Newcomer King (son of Stephen, not that it matters) is a talent to watch.

The title novella of King’s first collection is its heart and soul: a powerful exploration of the flimsiness of political moral certainty compared to the strength of the unpredictable emotions that end up motivating individuals’ actions.

King sets his elegiac novella within a Maine family of idealists who, in the year 2000, have difficulty dealing with human imperfection. Resenting the well-meaning doctor to whom his mother Emma, an abortion clinic nurse, has become engaged, 15-year-old George hangs out with his recently widowed grandfather Henry, a retired labor organizer. Someone has vandalized the anti-Bush/pro-Gore sign Henry has put up in his yard; he suspects the ROTC cadet who was his newsboy until Henry had him fired for stealing the Sunday travel section. Now Henry plots paintball revenge. Meanwhile, George stops talking to his mother and rejects all friendly overtures from Dr. Vic. But when Emma threatens to leave Dr. Vic after Henry uncovers a donation the apolitical doctor made, under professional duress, to the Bush campaign, George begins to recognize that life isn’t as clear-cut as he thought. The novella pitches readers a barrage of emotional and philosophical curveballs as the characters—all likable, however flawed—are forced to discard their most prized assumptions. The four remaining stories, unfortunately, don’t live up to the novella. “Frozen Animals” is an ugly story about a dentist—somewhere in a northern wilderness—whose payment for treating a trapper’s wife is sex. “Wonders,” about a minor-league baseball team in the 1930s, shows the malleability of hate, while in “Snake,” the unhappy teenaged boy who’s a pale version of George never comes into real focus. “My Second Wife,” about the road trip a man takes after his wife leaves him, never pulls together, though it plays with interesting notions. The novella, though, like all great storytelling, has real strength.

Newcomer King (son of Stephen, not that it matters) is a talent to watch.

Pub Date: July 5, 2005

ISBN: 1-58234-585-6

Page Count: 256

Publisher: Bloomsbury

Review Posted Online: May 19, 2010

Kirkus Reviews Issue: May 15, 2005



It's being called a novel, but it is more a hybrid: short-stories/essays/confessions about the Vietnam War—the subject that O'Brien reasonably comes back to with every book. Some of these stories/memoirs are very good in their starkness and factualness: the title piece, about what a foot soldier actually has on him (weights included) at any given time, lends a palpability that makes the emotional freight (fear, horror, guilt) correspond superbly. Maybe the most moving piece here is "On The Rainy River," about a draftee's ambivalence about going, and how he decided to go: "I would go to war—I would kill and maybe die—because I was embarrassed not to." But so much else is so structurally coy that real effects are muted and disadvantaged: O'Brien is writing a book more about earnestness than about war, and the peekaboos of this isn't really me but of course it truly is serve no true purpose. They make this an annoyingly arty book, hiding more than not behind Hemingwayesque time-signatures and puerile repetitions about war (and memory and everything else, for that matter) being hell and heaven both. A disappointment.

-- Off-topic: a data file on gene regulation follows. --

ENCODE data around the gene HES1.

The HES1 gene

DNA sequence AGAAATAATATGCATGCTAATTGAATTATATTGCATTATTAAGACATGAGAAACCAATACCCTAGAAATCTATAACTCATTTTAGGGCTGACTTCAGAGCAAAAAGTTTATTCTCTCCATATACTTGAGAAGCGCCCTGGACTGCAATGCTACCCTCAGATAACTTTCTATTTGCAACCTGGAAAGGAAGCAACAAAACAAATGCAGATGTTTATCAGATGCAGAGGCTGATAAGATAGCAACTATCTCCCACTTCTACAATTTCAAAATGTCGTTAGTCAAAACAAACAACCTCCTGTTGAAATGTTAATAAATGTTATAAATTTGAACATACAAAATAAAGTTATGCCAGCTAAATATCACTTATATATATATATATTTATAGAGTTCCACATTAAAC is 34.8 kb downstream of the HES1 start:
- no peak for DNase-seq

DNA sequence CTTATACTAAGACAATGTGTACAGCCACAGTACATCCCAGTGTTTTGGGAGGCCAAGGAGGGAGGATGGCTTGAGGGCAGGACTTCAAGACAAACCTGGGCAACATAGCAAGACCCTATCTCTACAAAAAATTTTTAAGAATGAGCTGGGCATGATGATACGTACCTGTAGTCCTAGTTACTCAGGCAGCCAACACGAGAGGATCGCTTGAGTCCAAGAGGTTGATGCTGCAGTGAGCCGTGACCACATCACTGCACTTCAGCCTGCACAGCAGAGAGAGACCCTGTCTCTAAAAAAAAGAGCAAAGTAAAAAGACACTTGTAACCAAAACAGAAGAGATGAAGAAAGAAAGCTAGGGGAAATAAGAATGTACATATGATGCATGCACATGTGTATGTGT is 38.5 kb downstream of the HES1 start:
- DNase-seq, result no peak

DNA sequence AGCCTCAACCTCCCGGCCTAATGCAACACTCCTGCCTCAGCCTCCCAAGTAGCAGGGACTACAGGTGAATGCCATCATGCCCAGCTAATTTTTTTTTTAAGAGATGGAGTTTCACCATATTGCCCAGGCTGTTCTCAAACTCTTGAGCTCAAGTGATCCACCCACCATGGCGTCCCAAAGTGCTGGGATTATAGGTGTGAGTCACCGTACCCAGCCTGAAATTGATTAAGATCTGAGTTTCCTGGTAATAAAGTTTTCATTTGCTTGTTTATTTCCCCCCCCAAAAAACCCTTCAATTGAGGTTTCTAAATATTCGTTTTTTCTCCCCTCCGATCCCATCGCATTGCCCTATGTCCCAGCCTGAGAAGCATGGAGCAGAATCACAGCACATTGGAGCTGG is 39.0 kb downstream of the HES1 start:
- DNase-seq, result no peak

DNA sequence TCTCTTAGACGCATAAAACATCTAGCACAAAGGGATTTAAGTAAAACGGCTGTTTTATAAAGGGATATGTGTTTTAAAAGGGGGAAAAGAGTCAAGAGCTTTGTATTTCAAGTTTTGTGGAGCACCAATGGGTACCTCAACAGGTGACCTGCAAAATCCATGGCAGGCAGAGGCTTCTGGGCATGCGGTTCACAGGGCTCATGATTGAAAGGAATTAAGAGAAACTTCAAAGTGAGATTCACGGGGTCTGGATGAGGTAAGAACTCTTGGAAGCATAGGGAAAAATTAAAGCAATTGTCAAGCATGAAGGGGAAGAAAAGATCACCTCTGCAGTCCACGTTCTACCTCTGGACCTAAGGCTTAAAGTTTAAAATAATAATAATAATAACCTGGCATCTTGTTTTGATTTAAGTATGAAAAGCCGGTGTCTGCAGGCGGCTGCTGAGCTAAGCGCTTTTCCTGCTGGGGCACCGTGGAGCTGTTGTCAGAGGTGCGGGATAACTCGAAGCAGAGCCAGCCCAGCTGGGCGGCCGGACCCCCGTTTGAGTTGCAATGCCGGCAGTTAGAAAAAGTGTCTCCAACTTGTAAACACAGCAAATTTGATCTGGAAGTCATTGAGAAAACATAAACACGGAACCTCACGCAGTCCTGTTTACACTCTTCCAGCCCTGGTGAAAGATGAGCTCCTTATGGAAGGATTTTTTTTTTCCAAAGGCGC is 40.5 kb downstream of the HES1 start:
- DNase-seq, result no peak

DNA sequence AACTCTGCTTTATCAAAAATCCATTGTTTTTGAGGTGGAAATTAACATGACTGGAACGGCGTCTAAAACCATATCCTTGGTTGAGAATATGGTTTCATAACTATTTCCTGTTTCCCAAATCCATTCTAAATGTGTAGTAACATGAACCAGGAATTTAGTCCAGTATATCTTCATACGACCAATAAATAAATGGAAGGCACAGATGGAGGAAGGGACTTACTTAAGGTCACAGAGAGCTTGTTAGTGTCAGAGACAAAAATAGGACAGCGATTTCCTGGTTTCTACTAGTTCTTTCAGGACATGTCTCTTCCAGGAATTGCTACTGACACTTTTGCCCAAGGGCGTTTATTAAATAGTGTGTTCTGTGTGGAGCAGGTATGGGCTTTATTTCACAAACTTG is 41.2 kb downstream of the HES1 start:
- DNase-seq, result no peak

Pub Date: March 28, 1990

ISBN: 0618706410

Page Count: 256

Publisher: Houghton Mifflin

Review Posted Online: Oct. 2, 2011

Kirkus Reviews Issue: Feb. 15, 1990



Old-fashioned short fiction: honest, probing and moving.

One of America’s great novelists (Lost Memory of Skin, 2011, etc.) also writes excellent stories, as his sixth collection reminds readers.

Don’t expect atmospheric mood poems or avant-garde stylistic games in these dozen tales. Banks is a traditionalist, interested in narrative and character development; his simple, flexible prose doesn’t call attention to itself as it serves those aims. The intricate, not necessarily permanent bonds of family are a central concern. The bleak, stoic “Former Marine” depicts an aging father driven to extremes because he’s too proud to admit to his adult sons that he can no longer take care of himself. In the heartbreaking title story, the death of a beloved dog signals the final rupture in a family already rent by divorce. Fraught marriages in all their variety are unsparingly scrutinized in “Christmas Party,” Big Dog” and “The Outer Banks." But as the collection moves along, interactions with strangers begin to occupy center stage. The protagonist of “The Invisible Parrot” transcends the anxieties of his hard-pressed life through an impromptu act of generosity to a junkie. A man waiting in an airport bar is the uneasy recipient of confidences about “Searching for Veronica” from a woman whose truthfulness and motives he begins to suspect, until he flees since “the only safe response is to quarantine yourself.” Lurking menace that erupts into violence features in many Banks novels, and here, it provides jarring climaxes to two otherwise solid stories, “Blue” and “The Green Door.” Yet Banks quietly conveys compassion for even the darkest of his characters. Many of them (like their author) are older, at a point in life where options narrow and the future is uncomfortably close at hand—which is why widowed Isabel’s fearless shucking of her confining past is so exhilarating in “SnowBirds,” albeit counterbalanced by her friend Jane’s bleak acceptance of her own limited prospects.

Old-fashioned short fiction: honest, probing and moving.

Pub Date: Nov. 12, 2013

ISBN: 978-0-06-185765-2

Page Count: 304

Publisher: Ecco/HarperCollins

Review Posted Online: Aug. 31, 2013

Kirkus Reviews Issue: Sept. 15, 2013

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